A newer tool that allows bedside nurses to assess patients' cognition that does not require specific training is the AWOL. The AWOL is easy to learn and requires very little time to administer and chart. It is primarily useful in identifying those at risk for cognitive impairment (see Table 2). In a study by Douglas et al. (2013) among patients with an AWOL score of 2–4, the risk of developing delirium was 25% (positive predictive value), compared with 3.0% for those with a score of 0–1 (negative predictive value, 97%); p< .001 using Fisher's exact test. The AWOL correctly classified 17 of the 28 patients (61% sensitivity) who developed delirium in the cohort. Specificity was 87%.
Use of an assessment tool can easily be incorporated into the admission interview process. The ideal environment to conduct this initial assessment is in a quiet room, without distractions (e.g., close the door and turn off the television/iPad/iPhone, etc.). General guidelines for the assessments include the following: (1) Make sure the patient can see and hear you. If the patient uses hearing aids or wears glasses, these should be in place at the time of each assessment; (2) Do not give verbal praise or indicate correct or incorrect answers (you may want to ask any family present to leave the room); and (3) Document exactly what you see and hear; do not interpret behaviors. Be very specific in your descriptions. Instead of patient disoriented, write patient stated she was atop the Eiffel Tower; and rather than writing patient inattentive, write patient easily distracted by noises (Marcantonio, 2017).
Continuing orientation is the process of frequently orienting a person at risk for cognitive impairment and delirium to time, person, and place to keep the patient from becoming disoriented. It differs from reorientation as it should begin on admission before any signs of disorientation appear. Disorientation is an altered mental state. A person who is disoriented may not know his or her location and identity or the time and date. The patient may think that it is nighttime during the day, may climb into the wrong bed, or eat from another patient's tray. They may also wander.
Orientation to time has been reported to be one of the most efficient measures for discriminating between those with and without delirium and in predicting cognitive decline (Lou, Dai, Huang, & Yu, 2003). Failure to identify the year correctly was reported as the single most valuable sign of cognitive impairment, combining high sensitivity (95%) and specificity (86.5%; O'Keeffe, Mukhtar, & O'Keeffe, 2011). In a stepwise logistic regression, not knowing the year (odds ratio [OR]: 37.2 [95% CI: 13.1-101.3]), not knowing the month (OR: 3.85 [CI: 1.43-10.38]), and an error of 1 hour or more in time of day (OR: 2.76 [CI: 1.0-7.46]) were independent predictors of cognitive impairment (O'Keeffe et al., 2011).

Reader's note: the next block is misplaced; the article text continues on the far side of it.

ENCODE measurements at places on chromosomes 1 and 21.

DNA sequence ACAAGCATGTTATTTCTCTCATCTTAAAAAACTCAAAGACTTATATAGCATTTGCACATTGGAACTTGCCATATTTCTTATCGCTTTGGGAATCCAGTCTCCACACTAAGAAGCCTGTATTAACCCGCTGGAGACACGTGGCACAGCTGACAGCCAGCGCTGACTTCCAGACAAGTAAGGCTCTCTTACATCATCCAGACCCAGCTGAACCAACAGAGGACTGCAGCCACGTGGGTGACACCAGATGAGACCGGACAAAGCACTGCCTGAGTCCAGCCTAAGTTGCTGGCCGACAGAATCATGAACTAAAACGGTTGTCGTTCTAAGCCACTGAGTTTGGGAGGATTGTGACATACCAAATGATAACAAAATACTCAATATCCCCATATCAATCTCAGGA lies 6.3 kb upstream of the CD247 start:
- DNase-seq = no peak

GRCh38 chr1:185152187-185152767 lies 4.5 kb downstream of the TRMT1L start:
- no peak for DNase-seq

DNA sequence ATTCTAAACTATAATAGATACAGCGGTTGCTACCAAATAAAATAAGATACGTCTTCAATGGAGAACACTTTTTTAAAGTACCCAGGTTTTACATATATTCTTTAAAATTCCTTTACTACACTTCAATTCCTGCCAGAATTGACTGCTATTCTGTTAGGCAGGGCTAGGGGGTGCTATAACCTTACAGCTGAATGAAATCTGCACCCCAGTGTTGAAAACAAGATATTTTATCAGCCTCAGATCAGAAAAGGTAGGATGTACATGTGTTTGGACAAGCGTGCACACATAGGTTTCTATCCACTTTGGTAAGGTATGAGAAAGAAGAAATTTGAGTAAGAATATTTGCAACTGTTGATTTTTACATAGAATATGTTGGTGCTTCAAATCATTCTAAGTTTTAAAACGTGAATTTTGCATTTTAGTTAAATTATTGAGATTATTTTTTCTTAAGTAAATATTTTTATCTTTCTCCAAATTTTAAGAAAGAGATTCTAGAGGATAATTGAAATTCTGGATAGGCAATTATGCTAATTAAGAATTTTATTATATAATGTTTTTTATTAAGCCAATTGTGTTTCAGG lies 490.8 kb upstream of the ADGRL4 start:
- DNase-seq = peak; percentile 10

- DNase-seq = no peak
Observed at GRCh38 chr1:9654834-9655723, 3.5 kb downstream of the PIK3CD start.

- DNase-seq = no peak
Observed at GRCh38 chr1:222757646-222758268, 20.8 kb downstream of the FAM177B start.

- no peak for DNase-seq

Early mobilization is getting the patient out of bed to sit in a chair and/or walk around the nursing unit as close to the time of surgery as possible. Originally used to reduce the risks associated with bed rest, the beneficial effects of early mobility now include shorter duration of delirium and reduced postoperative complications (Schweickert et al., 2009) and reduction in length of stay (Muehling et al., 2009; Muller et al., 2009) and mechanical ventilation days (Schweickert et al., 2009), thus lowering overall costs. In a study of intensive care unit patients, early physical and occupational therapy led to reduced incidence and duration of delirium, less days intubated, and a more likely return to independent functional status at discharge (Guerra, Parminder, Singh, & Taylor, 2015).
Strategies for early mobilization and socialization protocol include the following:
Primary prevention is the most effective strategy to maintain cognition and prevent delirium. To decrease the incidence of delirium, keep patients safe, maintain their functionality, or plan for safe discharge to their original place of residence, all older adults admitted for orthopaedic surgical procedures should be cared for using a cognitive impairment bundle. Up to 24% of patients undergoing any orthopaedic procedure experience delirium and its associated cognitive impairment. Patients with a hip fracture are the most vulnerable of the orthopaedic surgery population as the incidence of delirium is the most frequently reported postoperative complication in this group.
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For additional continuing nursing education activities on orthopaedic nursing topics, go to nursingcenter.com/ce.